The Lebanese government is clearly trying to account for Syrians in Lebanon who are not registered as refugees. Under the new measures, non-refugee Syrians must find someone to sponsor them or exit and re-enter the country.

Security concerns, including the discovery of multiple terror cells, are the reason behind the recent measures. The most prominent cell discovered in 2014 was based in the northern town of Dinniyeh and consisted of Lebanese and Syrian members. Ahmad Mikati, the cell’s Lebanese leader, was said to have close ties to Khaled Daher, a parliamentarian from Akkar.

“Lebanon is feeling a growing security concern due to the penetration of extremist organizations,” Imad Salamey, a political science professor at the Lebanese American University in Beirut, told Al-Monitor. “They’re feeling they must regulate and keep a watchful eye over who goes in and out.”

Security is obviously a pressing concern in a country still reeling from periodic explosions over the last 18 months. Salamey said that political considerations were also probably behind the decision, as Lebanese factions have come to a consensus over the state’s need to regulate the population of Syrians.

Interior Minister Nouhad Machnouk told reporters earlier this month that Lebanon was not able to receive any more refugees. “We have enough,” Machnouk said. “There's no capacity to host anymore of the displaced.”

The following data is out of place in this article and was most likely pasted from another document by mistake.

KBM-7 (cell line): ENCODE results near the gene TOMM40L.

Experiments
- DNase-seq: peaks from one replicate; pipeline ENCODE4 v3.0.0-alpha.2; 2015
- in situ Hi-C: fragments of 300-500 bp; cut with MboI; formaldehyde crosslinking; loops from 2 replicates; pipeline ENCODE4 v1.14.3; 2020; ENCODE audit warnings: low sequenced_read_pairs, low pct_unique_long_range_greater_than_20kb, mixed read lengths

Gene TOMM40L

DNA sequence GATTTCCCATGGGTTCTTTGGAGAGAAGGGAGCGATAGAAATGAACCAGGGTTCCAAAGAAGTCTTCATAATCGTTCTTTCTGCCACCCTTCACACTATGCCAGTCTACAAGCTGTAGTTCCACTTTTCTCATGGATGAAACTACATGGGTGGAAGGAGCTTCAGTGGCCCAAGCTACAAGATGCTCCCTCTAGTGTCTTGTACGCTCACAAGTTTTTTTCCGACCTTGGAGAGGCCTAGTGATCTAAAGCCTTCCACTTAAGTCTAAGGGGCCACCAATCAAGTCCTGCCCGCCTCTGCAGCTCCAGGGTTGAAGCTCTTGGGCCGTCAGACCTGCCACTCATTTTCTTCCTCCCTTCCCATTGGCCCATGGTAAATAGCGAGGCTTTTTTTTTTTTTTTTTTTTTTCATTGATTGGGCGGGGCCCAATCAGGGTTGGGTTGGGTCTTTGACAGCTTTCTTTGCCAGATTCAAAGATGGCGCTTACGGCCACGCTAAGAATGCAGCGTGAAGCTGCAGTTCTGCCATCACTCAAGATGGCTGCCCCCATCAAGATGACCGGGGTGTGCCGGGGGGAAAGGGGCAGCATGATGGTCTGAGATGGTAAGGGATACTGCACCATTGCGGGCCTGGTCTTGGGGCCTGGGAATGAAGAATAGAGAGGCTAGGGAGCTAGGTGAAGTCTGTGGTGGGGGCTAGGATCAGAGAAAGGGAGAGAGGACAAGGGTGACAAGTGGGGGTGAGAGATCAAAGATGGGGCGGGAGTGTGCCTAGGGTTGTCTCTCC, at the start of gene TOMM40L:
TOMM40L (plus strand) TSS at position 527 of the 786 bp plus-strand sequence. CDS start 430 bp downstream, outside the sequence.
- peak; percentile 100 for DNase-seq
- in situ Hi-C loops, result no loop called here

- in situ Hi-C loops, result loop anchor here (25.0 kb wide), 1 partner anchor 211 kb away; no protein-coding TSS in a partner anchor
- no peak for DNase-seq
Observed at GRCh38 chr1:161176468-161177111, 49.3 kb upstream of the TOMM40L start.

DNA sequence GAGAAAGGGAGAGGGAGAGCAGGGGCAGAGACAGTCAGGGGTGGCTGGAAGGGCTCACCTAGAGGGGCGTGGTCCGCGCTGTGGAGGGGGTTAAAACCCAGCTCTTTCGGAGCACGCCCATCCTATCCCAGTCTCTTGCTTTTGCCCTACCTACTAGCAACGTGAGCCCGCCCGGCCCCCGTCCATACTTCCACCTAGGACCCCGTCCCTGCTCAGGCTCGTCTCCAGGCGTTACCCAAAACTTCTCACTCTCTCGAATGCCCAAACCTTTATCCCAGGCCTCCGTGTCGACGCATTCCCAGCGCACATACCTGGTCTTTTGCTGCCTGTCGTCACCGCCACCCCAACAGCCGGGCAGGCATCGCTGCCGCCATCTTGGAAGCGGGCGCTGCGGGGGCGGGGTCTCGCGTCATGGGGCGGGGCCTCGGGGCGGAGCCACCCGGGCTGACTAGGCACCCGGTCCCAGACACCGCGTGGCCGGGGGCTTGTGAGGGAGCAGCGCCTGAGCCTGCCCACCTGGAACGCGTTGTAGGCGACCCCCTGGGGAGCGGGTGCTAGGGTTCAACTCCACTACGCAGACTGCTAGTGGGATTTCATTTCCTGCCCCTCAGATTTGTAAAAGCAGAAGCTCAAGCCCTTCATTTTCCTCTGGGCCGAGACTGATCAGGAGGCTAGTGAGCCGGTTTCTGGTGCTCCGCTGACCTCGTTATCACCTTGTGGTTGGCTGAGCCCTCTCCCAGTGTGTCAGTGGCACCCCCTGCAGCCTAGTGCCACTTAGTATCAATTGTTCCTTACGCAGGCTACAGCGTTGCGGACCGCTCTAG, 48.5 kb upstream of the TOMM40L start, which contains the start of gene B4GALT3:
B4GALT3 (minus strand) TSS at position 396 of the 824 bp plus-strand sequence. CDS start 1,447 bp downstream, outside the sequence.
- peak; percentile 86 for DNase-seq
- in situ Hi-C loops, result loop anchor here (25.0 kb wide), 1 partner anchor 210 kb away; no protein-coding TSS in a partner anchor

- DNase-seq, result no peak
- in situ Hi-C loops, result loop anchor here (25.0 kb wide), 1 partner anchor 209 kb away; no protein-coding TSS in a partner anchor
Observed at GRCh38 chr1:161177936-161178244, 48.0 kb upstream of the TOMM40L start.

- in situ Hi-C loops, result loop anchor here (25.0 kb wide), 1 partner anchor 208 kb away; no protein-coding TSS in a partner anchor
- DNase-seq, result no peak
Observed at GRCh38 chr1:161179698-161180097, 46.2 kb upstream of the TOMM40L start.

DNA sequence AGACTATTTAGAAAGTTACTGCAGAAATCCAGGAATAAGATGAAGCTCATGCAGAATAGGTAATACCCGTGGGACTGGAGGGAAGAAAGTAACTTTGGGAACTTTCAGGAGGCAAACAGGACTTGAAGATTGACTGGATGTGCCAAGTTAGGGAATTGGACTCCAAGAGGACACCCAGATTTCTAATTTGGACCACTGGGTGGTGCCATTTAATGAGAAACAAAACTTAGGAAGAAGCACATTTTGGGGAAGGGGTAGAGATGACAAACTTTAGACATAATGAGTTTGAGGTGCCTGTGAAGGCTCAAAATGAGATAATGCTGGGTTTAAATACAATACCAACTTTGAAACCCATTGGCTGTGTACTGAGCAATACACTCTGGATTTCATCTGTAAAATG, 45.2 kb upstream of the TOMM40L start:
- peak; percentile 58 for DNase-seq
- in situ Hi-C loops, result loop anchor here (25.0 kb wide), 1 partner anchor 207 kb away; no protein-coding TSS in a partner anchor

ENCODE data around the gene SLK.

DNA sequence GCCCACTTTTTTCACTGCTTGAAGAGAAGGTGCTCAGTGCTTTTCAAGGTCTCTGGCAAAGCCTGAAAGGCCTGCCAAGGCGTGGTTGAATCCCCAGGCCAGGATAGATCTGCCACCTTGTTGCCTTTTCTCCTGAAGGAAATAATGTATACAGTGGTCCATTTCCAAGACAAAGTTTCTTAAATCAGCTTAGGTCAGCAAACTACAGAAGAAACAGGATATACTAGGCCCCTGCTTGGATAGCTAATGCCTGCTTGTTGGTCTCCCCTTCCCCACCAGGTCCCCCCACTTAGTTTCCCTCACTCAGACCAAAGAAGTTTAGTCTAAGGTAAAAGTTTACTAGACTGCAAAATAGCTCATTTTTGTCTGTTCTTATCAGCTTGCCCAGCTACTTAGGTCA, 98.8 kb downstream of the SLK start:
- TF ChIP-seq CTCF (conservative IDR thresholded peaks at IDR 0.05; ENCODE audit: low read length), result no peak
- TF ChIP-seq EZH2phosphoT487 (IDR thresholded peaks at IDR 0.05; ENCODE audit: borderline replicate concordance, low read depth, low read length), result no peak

Rights groups, however, have called on Lebanon to continue to accept Syrians fleeing for their lives, as it is obliged to under international law. They also warn that the new regulations could lead to cases of abuse and exploitation.

“The sponsorship category is reminiscent of Iraqi refugees in Kurdistan and Jordan,” said HRW's Fakih, recalling instances where local nationals were allowed to sponsor refugees, allowing them to live outside of refugee camps. She said that cases of locals exploiting the refugees, by asking for payment in exchange for sponsorship, were one of numerous potential drawbacks under such a system. Syrians might also be afraid to report physical or other kinds of abuse to security forces out of fear of their status, Fakih said.

Obeid claims that these possibilities have been taken into account. “Lebanese people won’t be able to outsmart us,” he said.

Nonetheless, concern still lingers among Syrians. Firas now must find a sponsor. Luckily, one of the pubs he works at has said they would consider sponsoring him in exchange for the work he does there, but he knows that means he will be at the total mercy of the owner.

He has thought about going to a third country, but his passport’s expiration date is too close for him to travel. A trip to the Syrian Embassy proved to be unfruitful, as officials there said they might not be able to have it renewed.

Firas fears being arrested and immediately enlisted in the army if he is forced to return to Syria. A cheerful guy, full of positive energy, Firas’ spirit is slowly fading with having to constantly deal with a war he never wanted to be involved in.

“There’s no way out,” Firas said with an air of dejection. “If they send me back to Syria, they’re sending me to my death. I’ll shoot myself before I’m sent to die on the front lines.”